- Pigeons strapped with sensors are monitoring air pollution in London
- Almost 9,500 people die from long-term air pollution in city annually, report says
(CNN)It could seem like a bird-brained idea: relying on a team of pigeons to carry out scientific studies on air quality.
But chances are, you've never seen a squad of pigeons wear backpacks quite like this.
Meet London's Pigeon Air Patrol, a flock of "superbirds" measuring nitrogen dioxide in a city with some of the highest levels of air pollution in the world.
Almost 9,500 people in the English capital die prematurely each year due to long-term exposure to polluted air, according to a report last year by King's College London.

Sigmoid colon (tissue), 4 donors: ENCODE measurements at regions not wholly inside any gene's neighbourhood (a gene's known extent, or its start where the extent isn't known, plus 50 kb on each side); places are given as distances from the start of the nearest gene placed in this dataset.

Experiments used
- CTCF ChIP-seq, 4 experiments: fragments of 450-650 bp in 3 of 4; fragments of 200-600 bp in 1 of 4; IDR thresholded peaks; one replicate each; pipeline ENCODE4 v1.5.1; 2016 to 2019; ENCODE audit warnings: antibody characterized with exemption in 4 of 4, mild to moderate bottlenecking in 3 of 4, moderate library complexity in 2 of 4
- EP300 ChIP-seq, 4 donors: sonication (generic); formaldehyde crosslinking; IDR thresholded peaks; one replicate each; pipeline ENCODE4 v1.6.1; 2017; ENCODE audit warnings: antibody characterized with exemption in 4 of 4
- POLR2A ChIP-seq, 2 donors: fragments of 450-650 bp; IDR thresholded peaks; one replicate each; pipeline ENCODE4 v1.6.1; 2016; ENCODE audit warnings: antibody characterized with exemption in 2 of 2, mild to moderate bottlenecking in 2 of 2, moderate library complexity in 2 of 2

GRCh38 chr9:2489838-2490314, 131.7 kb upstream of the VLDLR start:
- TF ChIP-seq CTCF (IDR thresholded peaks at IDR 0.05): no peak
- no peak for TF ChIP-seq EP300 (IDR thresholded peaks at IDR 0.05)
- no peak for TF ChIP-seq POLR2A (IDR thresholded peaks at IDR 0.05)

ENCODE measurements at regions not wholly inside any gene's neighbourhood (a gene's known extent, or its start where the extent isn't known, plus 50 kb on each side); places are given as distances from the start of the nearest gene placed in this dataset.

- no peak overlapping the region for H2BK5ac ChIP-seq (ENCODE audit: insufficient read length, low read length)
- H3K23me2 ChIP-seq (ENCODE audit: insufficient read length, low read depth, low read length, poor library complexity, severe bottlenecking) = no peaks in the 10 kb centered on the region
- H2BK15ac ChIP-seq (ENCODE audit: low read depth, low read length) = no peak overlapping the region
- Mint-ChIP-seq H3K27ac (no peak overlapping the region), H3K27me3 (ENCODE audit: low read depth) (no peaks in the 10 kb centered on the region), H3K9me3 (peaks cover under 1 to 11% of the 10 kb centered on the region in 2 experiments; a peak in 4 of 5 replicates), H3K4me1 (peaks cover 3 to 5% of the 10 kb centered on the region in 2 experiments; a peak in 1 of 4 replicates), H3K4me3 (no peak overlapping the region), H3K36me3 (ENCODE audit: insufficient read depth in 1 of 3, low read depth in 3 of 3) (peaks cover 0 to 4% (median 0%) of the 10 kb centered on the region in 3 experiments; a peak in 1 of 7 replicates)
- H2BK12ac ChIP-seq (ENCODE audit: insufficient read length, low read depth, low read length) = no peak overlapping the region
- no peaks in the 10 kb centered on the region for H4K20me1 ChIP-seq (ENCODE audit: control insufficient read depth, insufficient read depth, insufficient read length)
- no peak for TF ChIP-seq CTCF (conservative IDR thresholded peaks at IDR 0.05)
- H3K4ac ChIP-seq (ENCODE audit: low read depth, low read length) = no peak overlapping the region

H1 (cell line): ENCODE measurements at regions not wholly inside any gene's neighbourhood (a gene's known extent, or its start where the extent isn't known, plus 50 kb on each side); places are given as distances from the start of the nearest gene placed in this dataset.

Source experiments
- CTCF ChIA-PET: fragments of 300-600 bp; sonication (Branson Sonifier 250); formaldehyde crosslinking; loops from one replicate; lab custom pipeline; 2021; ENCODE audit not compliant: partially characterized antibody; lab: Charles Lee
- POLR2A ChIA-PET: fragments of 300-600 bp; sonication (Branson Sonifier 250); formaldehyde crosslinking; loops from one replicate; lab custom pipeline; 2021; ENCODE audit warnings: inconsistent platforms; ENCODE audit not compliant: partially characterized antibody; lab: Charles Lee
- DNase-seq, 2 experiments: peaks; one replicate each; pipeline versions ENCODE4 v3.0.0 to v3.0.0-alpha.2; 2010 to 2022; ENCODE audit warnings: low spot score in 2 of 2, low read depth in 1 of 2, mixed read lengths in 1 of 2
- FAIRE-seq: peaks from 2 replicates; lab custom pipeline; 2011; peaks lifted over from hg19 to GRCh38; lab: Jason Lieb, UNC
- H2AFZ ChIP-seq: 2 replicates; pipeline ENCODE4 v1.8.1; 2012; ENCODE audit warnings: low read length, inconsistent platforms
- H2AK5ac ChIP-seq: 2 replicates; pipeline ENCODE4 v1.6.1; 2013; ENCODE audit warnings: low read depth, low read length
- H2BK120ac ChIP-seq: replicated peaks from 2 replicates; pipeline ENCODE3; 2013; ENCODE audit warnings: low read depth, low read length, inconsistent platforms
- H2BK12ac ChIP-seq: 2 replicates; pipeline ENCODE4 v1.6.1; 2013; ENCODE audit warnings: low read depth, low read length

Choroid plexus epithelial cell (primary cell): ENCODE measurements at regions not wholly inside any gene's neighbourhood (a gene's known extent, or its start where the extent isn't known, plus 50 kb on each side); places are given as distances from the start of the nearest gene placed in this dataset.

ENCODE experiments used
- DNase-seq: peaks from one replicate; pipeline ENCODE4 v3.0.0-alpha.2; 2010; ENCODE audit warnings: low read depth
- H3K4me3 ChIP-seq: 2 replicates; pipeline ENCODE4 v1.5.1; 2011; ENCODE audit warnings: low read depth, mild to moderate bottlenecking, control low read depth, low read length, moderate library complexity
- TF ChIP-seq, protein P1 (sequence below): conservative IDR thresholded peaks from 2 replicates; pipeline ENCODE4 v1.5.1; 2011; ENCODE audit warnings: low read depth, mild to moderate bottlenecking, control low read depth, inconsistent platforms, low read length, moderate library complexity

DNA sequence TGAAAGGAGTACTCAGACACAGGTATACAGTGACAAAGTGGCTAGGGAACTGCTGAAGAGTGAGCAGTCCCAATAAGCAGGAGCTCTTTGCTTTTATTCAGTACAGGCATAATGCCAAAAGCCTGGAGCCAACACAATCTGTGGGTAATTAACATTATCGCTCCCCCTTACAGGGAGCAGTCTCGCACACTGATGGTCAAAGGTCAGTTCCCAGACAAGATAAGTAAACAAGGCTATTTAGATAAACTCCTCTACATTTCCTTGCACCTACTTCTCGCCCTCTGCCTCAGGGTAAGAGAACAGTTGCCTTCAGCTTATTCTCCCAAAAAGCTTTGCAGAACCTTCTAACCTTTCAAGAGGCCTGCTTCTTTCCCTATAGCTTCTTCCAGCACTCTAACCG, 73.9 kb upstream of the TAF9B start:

Globally, the number of air pollution-related deaths is closer to 7 million, a 2014 World Health Organization report said.
Now a team of 10 trained pigeons is taking to the skies strapped with 25-gram sensors to measure the harmful emissions not always visible to the naked eye -- and, rather aptly, are tweeting the results.
Londoners can ask their feathered friends to track nitrogen dioxide levels in their area by tweeting @PigeonAir. The clever creatures, with a little help from researchers at Plume Labs, will then tweet back their readings, ranging from "moderate" to "extreme."
One of the pigeons -- which have names such as Norber, Coco and Julius -- will also be strapped with a GPS tracking device. A vet will be on hand to monitor the birds' well-being over three days of flights.